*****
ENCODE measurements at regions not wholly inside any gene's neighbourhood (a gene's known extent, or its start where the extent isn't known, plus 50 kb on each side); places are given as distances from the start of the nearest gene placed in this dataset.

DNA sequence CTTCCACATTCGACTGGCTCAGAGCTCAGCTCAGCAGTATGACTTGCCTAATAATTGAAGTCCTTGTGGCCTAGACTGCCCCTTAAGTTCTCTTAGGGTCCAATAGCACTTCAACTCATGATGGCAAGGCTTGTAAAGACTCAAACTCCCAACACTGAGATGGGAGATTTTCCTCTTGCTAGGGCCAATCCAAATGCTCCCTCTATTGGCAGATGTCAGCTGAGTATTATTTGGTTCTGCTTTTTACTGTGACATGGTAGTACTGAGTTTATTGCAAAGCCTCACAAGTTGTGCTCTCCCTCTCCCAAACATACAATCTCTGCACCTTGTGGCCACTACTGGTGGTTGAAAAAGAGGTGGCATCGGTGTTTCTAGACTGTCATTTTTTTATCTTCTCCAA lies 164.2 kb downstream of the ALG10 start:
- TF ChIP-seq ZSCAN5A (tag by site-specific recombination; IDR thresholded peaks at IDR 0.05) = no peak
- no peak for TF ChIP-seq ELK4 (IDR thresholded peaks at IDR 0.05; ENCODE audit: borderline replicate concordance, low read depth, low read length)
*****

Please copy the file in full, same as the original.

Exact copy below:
ENCODE measurements at regions not wholly inside any gene's neighbourhood (a gene's known extent, or its start where the extent isn't known, plus 50 kb on each side); places are given as distances from the start of the nearest gene placed in this dataset.

DNA sequence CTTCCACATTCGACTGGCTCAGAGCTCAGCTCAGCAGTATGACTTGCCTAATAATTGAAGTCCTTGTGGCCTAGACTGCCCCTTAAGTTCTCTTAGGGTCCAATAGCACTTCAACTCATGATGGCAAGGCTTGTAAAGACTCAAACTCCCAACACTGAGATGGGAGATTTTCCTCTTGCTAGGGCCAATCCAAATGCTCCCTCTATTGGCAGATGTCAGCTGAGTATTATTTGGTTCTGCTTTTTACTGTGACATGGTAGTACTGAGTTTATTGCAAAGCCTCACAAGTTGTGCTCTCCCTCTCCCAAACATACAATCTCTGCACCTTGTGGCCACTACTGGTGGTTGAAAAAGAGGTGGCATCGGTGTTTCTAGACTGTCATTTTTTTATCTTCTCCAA lies 164.2 kb downstream of the ALG10 start:
- TF ChIP-seq ZSCAN5A (tag by site-specific recombination; IDR thresholded peaks at IDR 0.05) = no peak
- no peak for TF ChIP-seq ELK4 (IDR thresholded peaks at IDR 0.05; ENCODE audit: borderline replicate concordance, low read depth, low read length)